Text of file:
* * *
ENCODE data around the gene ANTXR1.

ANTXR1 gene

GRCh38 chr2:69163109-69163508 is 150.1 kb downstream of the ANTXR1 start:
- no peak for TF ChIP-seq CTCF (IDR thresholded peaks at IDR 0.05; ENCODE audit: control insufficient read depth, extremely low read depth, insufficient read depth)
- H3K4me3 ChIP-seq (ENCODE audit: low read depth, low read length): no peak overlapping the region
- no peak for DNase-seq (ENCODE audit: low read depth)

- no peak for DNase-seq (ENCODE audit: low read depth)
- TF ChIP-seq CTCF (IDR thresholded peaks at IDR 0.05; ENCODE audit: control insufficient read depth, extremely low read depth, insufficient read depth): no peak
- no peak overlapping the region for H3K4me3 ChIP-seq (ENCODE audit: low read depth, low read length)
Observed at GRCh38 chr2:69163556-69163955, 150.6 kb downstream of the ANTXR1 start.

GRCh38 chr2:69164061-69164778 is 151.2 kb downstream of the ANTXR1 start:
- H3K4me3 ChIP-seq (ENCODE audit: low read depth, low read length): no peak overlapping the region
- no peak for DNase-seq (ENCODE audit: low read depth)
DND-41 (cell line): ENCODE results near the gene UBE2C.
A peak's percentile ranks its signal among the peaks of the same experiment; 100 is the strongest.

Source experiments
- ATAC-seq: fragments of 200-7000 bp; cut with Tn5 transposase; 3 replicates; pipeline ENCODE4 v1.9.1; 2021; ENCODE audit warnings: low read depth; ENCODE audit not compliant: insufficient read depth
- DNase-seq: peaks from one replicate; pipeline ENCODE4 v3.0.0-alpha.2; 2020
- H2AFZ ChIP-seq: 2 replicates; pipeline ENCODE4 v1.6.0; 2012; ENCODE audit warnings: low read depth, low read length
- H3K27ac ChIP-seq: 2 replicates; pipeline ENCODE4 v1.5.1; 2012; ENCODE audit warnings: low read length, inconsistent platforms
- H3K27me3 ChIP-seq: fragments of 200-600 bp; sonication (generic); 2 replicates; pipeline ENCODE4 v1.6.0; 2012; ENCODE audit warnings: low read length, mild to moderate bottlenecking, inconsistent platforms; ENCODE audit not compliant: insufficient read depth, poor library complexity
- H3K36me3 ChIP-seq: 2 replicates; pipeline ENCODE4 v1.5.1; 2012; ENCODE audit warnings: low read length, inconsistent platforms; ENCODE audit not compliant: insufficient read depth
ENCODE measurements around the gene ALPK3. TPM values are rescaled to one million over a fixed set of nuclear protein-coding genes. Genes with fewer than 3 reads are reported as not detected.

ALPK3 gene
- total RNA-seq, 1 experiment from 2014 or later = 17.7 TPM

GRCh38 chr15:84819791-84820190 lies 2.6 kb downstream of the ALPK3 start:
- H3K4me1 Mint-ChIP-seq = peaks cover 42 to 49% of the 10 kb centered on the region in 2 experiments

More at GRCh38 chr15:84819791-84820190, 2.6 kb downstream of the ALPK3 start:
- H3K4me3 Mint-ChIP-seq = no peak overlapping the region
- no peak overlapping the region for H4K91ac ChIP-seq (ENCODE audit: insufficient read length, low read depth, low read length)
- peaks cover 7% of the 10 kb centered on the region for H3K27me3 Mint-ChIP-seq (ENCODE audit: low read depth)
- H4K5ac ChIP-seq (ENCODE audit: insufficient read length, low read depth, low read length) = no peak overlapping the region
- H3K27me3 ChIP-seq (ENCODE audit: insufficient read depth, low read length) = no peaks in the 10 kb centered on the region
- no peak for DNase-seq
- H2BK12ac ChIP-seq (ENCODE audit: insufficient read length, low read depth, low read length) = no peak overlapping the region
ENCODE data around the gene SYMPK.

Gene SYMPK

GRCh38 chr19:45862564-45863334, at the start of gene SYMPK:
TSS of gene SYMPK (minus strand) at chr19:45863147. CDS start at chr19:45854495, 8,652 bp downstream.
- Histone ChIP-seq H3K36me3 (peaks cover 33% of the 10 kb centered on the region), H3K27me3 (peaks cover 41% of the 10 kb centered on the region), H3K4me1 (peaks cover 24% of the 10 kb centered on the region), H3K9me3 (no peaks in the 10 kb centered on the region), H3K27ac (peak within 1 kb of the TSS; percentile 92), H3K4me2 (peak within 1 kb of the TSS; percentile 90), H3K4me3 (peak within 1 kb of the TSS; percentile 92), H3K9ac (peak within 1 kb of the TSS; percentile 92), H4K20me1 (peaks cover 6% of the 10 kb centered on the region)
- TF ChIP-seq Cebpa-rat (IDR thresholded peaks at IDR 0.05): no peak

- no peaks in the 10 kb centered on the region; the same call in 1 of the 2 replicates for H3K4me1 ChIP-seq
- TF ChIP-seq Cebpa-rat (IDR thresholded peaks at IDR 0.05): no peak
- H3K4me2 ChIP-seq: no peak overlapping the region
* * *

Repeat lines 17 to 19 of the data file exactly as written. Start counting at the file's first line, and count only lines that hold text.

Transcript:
- ATAC-seq: fragments of 200-7000 bp; cut with Tn5 transposase; 3 replicates; pipeline ENCODE4 v1.9.1; 2021; ENCODE audit warnings: low read depth; ENCODE audit not compliant: insufficient read depth
- DNase-seq: peaks from one replicate; pipeline ENCODE4 v3.0.0-alpha.2; 2020
- H2AFZ ChIP-seq: 2 replicates; pipeline ENCODE4 v1.6.0; 2012; ENCODE audit warnings: low read depth, low read length